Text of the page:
Thursday, September 13, 2012

What Happens When the Flood Insurance Runs Out?

Nobody can predict precise weather patterns and especially rainfall intensity. The result being that as Climate Change bites and the seasons merge, a large percentage of UK property owners, domestic and commercial, will potentially be at risk in multiple ways.

Some need flood insurance under strict contract, lease or occupational licence terms. Others that have flooded before will need continuing insurance for both peace of mind but also to ensure the value of their castle is not diminished. Those of us who are simply cautious will need to understand what has happened, what might happen and decide what stance they will next take when they start to think about their next housing investment.

House values could easily fall if an effective and believeable solution is not brokered very quickly now. If the solution is vague on detail and fails to allay purchaser suspicions then bid prices will fall and many peoples brick-and-mortar investment will be in tatters. Value will go down the drain, not just rainwater.

Therefore we come full circle and must begin to self-help ourselves and not rely on good luck and sometimes generic Risk Analysis Reports. Such help starts with using our own eyes but must become a little more sophisticated compared to now.

The Government are not yet releasing details of the post June 2013 answer to the current serious flood dilemna but it seems they are proposing something like this --- Creation of an Insurance POOL to pay claim sums over an agreed top level sum; this may only apply to domestic housing and it may be funded by a levy on all insurance premiums - any claim over the pool reserve amount would be met by Government.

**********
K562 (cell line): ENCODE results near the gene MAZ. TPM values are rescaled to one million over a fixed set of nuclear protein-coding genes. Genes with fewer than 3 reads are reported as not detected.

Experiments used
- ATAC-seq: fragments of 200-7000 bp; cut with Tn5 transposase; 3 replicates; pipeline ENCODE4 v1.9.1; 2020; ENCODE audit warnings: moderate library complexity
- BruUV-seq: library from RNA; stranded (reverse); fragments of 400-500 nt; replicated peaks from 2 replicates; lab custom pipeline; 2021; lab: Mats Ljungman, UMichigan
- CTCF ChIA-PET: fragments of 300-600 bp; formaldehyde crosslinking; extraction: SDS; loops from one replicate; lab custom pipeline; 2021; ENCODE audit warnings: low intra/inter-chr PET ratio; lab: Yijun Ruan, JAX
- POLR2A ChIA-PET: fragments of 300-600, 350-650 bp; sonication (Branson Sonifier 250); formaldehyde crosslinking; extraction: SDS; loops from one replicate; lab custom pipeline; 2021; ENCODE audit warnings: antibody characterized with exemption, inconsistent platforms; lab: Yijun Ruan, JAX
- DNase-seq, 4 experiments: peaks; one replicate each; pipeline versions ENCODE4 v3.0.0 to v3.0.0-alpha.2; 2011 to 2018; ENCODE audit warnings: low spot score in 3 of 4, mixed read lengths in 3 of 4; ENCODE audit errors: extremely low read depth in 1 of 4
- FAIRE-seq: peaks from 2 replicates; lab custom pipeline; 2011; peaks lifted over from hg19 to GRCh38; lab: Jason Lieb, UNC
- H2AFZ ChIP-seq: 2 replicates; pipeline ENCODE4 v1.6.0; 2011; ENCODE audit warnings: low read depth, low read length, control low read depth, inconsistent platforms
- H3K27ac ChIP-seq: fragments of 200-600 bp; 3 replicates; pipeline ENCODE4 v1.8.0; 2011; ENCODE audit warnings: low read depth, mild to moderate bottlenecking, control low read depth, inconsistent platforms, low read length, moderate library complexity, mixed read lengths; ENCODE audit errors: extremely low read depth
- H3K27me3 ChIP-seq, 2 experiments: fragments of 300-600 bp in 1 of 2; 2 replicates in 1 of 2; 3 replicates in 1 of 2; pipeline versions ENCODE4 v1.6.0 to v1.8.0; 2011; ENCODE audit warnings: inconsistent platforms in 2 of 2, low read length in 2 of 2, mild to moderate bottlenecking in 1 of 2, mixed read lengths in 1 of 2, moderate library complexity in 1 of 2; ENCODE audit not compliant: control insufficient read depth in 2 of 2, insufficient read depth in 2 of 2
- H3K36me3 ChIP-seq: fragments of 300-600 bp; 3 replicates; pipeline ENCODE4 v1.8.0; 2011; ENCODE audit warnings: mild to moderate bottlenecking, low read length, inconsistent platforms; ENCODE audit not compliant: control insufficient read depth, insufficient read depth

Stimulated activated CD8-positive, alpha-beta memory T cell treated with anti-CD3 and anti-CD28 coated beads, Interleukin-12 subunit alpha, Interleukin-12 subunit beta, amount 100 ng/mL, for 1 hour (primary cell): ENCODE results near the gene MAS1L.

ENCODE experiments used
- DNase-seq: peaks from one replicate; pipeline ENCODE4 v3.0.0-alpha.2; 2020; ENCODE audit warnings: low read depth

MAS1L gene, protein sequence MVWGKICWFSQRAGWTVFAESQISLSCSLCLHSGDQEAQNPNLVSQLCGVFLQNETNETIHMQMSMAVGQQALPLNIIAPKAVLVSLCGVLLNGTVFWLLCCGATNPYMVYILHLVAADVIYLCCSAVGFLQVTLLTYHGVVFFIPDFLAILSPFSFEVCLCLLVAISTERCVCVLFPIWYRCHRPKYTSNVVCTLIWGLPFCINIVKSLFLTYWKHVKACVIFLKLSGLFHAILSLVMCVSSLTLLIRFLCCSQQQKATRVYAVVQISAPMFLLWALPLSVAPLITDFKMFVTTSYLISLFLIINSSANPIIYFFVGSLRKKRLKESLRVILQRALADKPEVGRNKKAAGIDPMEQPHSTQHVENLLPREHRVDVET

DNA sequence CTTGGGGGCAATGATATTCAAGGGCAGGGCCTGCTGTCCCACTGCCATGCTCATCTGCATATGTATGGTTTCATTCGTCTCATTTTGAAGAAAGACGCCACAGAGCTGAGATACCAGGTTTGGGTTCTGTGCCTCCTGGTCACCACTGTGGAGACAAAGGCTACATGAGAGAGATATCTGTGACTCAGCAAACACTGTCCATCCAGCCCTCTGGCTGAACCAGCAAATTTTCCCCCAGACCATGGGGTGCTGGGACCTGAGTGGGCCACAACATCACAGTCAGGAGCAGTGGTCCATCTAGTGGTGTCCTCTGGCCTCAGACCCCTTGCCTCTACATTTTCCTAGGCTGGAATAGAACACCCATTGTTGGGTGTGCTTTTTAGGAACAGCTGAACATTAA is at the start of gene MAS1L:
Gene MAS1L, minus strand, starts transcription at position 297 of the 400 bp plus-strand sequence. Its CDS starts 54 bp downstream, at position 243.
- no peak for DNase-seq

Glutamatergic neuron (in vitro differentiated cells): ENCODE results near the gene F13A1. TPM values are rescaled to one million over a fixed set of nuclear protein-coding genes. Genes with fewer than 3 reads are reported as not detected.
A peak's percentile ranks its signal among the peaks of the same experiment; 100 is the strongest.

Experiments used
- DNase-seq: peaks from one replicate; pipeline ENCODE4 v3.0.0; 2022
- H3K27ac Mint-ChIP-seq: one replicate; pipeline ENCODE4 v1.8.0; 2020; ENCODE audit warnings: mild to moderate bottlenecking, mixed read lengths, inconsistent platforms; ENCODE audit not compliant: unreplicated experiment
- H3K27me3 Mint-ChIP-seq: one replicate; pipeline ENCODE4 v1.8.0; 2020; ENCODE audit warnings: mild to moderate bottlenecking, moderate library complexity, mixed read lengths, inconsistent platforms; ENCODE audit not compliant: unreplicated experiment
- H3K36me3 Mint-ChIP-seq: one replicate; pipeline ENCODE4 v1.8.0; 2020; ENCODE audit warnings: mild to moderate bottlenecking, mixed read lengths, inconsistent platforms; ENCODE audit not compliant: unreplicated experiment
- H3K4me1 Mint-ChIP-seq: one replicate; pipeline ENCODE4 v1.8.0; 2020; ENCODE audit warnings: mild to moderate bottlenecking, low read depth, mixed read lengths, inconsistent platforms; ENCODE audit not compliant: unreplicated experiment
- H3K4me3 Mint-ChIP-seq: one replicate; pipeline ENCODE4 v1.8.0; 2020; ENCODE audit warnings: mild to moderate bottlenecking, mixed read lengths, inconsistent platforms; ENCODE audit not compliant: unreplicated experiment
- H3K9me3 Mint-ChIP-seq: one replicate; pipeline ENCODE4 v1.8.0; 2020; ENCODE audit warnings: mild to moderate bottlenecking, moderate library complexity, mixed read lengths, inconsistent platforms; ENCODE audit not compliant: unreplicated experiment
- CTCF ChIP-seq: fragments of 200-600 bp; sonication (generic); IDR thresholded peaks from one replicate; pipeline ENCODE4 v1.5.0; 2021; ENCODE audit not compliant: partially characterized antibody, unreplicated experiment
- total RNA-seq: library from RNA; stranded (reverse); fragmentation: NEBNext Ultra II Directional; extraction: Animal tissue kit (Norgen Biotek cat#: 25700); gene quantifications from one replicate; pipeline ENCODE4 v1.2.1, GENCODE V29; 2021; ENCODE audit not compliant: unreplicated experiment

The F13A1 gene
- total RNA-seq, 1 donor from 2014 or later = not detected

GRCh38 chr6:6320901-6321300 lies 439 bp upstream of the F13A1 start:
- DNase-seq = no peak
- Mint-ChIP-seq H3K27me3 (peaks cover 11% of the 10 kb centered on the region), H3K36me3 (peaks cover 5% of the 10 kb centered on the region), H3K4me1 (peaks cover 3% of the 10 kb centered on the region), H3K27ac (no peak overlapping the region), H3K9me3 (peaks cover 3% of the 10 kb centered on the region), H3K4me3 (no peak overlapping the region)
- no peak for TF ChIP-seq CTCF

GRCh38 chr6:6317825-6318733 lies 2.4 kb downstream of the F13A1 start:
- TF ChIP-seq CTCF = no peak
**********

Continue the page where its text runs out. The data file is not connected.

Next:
Self-help would start with potential buyers thinking twice about deciding what homes to consider buying. Frankly Developers still constructing new homes on known flood plain land areas is unacceptable unless substantive flood defence works are scheduled to finish very shortly (before June 2013).

Secondly Surveyors and Valuers, those advising home buyers, should distinguish between Flood and Flood Plain risks on the one hand, fairly well documented and usually tabulated in local Environmental Risk Analysis Reports completed on each conveyance, and a visual risk assessment on the other hand.

The latter would further define if exceptionally high rainfall could cause a flash flood risk. Questions like (1) is the road-system at a higher level that the home plot? (2) is storm water taken away from the area, or stored locally or in soakaways? (3) can any storm drains be seen around the estate/district? (4) is the subject home in a dip, or at a low point in the terrain? (5) is the subject home designed/constructed in such a way that flash flood risk is reduced or not? etc...

The Surveying and Valuing industry need to work together to establish a clear set of common-sense visual assessment matters that need careful Surveyor intrepretation OR Valuers will simply assume the worst and down-value the home as adequate loan security. This would be catastrophic for Sellers who could see their investments fall in value or become virtually unsaleable.

Personally I am designing my own self-defence policies and protocols for use on behalf of my own clients but is my industrial Regulator, the Royal Institution of Chartered Surveyors, and the Insurance industry in general going to help me, or not. Watch this space but above all HELP YOURSELF by thinking about flooding and not just pretty wallpaper and are the walls cracked.

Stuart K. Parrett is a residential property expert in England: he is a registered Valuer, expert witness and a fellow of the Royal Institution of Chartered Surveyors. He operates both PROinspect Consultancy and Inspection4 Ltd for Hampshire County and all-England home surveys (and much more) respectively.